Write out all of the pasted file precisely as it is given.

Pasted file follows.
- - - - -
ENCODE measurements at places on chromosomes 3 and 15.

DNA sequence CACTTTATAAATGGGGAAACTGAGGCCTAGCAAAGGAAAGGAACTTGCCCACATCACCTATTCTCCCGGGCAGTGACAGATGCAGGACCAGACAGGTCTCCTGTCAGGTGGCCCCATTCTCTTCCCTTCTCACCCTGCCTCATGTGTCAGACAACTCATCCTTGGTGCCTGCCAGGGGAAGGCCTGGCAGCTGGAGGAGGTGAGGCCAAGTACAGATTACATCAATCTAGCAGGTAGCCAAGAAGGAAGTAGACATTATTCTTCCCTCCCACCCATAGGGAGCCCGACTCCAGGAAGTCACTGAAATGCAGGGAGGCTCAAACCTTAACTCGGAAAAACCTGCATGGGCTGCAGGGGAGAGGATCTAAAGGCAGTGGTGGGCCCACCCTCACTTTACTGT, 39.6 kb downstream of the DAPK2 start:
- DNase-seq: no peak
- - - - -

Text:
ENCODE measurements at places on chromosomes 3 and 15.

DNA sequence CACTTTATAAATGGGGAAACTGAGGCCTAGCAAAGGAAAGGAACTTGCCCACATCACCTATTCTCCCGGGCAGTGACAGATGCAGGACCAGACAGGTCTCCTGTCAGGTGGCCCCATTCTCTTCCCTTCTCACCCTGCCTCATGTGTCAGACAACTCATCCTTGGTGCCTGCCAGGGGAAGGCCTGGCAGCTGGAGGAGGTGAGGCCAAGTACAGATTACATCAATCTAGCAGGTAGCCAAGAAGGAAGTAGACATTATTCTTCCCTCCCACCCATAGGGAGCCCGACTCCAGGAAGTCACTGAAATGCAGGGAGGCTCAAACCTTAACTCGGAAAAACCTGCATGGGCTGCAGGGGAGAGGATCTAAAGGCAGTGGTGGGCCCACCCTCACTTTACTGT, 39.6 kb downstream of the DAPK2 start:
- DNase-seq: no peak